How to make Ancient Baghdad Battery


The Baghdad Battery, also known as the Parthian Battery, refers to a set of artifacts believed by some to resemble galvanic cells, used for electroplating or electrotherapy Will happen. However, its exact purpose remains a source of controversy among historians. Here are the general steps for building an elementary Baghdad battery, which is a simple cell that you can make at home. Remember that the actual purpose and function of these so-called ‘batteries’ at the time of their construction remains a matter of ongoing debate.

materials needed:

1. A terracotta pot (about 5 inches high)
2. A copper tube or cylinder (just below the height of the terracotta pot)
3. An iron rod (fits inside the copper tube)
4. An acidic substance (lemon juice, grapefruit juice, or vinegar)
5. Insulation material (bitumen, clay, rubber, or wax)
6. copper wire lead
7. Voltmeter


1. **Preparing the Terracotta Pot**: Choose a terracotta pot that is about 5 inches tall. It needs to be high enough to accommodate the copper tube and iron rod.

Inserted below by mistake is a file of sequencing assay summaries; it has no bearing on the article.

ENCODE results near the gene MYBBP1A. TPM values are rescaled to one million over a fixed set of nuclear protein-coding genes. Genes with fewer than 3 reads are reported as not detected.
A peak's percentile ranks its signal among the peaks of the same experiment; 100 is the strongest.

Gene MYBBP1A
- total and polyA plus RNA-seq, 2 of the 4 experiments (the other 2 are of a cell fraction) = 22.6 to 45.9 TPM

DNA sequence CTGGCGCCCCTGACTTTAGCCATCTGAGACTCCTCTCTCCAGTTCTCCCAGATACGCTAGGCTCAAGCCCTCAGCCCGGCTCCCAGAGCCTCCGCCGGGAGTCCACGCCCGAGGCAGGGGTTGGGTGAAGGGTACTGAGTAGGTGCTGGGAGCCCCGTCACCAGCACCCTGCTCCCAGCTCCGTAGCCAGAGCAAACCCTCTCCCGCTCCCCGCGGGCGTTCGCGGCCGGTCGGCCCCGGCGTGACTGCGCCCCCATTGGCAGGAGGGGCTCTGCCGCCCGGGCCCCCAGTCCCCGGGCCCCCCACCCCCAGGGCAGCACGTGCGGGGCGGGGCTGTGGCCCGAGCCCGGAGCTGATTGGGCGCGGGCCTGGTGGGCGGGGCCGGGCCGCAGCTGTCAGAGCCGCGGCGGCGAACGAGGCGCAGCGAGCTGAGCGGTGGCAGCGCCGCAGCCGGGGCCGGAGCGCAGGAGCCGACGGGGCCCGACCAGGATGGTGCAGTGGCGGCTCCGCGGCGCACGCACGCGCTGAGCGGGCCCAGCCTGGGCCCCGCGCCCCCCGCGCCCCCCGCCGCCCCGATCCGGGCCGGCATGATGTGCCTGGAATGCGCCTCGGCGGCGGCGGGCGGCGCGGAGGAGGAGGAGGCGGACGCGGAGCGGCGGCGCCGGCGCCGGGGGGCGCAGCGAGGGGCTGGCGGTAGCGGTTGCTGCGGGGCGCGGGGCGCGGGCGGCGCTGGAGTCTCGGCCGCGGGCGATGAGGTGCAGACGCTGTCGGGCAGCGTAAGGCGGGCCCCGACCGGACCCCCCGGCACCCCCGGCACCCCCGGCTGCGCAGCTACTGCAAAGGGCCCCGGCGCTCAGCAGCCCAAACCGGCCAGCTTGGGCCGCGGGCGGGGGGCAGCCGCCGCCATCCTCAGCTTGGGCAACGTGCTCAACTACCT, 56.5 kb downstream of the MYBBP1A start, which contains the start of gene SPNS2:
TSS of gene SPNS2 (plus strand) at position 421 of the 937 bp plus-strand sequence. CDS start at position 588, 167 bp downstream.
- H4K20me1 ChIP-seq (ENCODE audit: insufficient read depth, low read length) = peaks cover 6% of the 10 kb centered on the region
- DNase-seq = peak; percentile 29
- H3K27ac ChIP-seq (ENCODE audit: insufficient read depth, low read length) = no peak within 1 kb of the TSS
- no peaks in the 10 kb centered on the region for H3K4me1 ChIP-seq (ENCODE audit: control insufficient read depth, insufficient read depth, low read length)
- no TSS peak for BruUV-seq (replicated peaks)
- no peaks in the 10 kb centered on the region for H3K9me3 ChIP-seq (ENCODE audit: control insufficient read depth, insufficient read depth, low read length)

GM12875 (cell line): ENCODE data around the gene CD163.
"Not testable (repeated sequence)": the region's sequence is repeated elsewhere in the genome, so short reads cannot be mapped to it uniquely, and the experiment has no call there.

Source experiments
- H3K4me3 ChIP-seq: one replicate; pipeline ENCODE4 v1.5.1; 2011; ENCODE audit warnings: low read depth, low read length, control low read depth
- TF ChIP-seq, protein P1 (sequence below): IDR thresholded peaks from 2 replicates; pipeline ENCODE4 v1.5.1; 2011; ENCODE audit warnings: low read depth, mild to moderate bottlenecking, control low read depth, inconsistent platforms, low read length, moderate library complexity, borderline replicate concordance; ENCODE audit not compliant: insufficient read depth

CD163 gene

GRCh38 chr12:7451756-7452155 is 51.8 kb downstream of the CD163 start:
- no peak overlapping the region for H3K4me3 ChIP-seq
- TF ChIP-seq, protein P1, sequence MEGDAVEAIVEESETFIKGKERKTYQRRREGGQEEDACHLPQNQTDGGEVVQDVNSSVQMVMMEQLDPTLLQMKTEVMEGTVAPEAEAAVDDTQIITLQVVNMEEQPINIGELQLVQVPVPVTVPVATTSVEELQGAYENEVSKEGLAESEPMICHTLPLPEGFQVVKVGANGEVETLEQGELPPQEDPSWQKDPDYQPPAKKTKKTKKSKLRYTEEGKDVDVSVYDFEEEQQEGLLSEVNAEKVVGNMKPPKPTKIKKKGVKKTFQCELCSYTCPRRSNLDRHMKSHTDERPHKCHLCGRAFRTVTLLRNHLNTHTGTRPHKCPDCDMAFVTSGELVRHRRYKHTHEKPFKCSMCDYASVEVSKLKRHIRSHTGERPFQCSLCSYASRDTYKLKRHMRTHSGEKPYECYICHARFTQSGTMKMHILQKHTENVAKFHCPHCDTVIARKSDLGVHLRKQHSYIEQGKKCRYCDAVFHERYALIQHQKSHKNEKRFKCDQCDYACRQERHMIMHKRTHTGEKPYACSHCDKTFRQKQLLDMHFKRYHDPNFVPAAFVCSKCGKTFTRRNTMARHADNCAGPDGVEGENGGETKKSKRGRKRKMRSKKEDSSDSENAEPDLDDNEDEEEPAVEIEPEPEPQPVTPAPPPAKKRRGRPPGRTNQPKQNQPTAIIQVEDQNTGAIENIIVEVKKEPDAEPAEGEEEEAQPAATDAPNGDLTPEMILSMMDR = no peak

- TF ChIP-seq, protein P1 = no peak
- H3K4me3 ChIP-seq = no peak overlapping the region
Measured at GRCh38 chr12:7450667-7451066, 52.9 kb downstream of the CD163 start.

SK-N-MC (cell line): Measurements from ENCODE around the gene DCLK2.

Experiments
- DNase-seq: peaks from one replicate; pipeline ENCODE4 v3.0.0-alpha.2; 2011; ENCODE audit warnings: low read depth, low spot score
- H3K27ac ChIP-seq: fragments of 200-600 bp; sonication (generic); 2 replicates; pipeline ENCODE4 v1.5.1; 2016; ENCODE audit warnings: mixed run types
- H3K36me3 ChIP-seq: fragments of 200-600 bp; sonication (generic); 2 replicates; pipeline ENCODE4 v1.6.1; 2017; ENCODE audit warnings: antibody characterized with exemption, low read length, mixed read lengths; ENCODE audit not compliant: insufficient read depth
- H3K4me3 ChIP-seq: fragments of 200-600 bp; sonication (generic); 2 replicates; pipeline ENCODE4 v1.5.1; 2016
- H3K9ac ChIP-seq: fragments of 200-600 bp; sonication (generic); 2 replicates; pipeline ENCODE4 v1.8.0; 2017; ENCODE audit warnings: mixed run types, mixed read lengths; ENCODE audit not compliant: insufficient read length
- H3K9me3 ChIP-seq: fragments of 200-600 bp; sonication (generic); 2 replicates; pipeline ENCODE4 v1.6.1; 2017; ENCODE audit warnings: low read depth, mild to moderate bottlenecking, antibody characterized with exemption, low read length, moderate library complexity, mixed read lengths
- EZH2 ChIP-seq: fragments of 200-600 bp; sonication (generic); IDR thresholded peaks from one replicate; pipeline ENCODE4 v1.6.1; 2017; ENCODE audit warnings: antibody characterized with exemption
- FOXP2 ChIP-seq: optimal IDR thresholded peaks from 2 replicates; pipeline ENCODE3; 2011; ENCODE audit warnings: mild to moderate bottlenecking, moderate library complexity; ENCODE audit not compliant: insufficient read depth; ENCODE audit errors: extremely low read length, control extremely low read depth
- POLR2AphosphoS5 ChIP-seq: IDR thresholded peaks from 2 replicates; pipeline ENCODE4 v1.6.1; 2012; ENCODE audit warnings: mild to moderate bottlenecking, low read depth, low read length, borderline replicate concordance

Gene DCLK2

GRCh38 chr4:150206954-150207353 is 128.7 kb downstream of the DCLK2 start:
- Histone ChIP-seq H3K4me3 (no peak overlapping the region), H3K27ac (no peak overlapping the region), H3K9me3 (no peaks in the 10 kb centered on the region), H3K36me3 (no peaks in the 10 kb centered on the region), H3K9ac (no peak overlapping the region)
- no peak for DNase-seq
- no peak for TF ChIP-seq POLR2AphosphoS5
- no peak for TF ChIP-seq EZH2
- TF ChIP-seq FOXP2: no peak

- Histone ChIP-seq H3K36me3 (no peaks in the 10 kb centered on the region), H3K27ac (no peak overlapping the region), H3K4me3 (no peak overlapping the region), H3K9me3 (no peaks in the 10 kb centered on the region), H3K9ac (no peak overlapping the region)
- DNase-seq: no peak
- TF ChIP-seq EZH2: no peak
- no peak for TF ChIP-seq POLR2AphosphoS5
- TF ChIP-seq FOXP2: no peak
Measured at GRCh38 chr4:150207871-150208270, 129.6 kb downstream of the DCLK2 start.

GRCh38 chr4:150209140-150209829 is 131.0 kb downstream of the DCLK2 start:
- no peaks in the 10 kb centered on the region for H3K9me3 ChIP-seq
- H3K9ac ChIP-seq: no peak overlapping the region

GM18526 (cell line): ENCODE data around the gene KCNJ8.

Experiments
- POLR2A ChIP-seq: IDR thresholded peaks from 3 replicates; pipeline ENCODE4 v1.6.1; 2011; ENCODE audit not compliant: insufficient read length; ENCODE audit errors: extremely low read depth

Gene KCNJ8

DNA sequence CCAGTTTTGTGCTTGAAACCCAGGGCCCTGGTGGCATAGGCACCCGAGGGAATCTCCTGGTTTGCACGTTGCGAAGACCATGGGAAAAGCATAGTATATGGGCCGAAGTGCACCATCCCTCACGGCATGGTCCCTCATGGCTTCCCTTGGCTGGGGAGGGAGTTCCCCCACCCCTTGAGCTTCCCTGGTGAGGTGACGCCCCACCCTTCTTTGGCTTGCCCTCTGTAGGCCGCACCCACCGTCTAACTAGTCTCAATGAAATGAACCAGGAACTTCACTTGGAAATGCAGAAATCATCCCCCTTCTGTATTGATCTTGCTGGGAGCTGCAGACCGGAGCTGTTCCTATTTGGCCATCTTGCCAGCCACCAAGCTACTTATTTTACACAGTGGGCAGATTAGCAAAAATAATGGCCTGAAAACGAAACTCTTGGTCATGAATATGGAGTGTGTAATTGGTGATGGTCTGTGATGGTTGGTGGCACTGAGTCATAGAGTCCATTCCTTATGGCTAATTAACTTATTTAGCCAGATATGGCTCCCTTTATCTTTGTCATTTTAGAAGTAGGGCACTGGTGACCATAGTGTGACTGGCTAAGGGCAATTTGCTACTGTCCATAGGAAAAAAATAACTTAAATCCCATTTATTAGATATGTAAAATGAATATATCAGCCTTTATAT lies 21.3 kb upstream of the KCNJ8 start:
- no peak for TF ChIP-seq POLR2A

2. **Insulating an iron rod**: Take an iron rod and insulate it. You can also use bitumen, clay, or modern materials such as rubber or wax. Be sure to leave some of the rod open at the top for electrical connections.

3. **Placing the copper cylinder**: Now, take the copper tube or cylinder and place it inside the terracotta pot. This should be just below the height of the terracotta pot to allow for an adequate seal.

4. **Connecting the iron rod**: Place the insulated iron rod inside the copper cylinder. It should be centralized and not touching the copper, allowing a path for electrons to move through.

5. **Adding Electrolyte**: Fill the vessel with an acidic substance to serve as the electrolyte. You can choose grapefruit juice, lemon juice or vinegar which will create a chemical reaction with the iron and copper.

6. **Sealing the container**: Seal the top of the terracotta pot, making sure it is not touching the iron rod or the copper cylinder. Only the tops of the metal components should be visible, both of which can be connected with copper wire leads.

7. **Testing the Battery**: Connect one end of the copper wire to the top of the copper cylinder and the other end to the top of the iron rod. Use a voltmeter to check whether the generated voltage is there or not. It should show a small amount of voltage, demonstrating a basic galvanic cell.

Remember, safety is paramount. It is always recommended to wear gloves and protective goggles when handling chemicals and electricity, even in a simple experiment like this. Also, note that the power generated by such a “battery” is very small and cannot be used for any significant electrical application without multiplying it with more cells in series or parallel.

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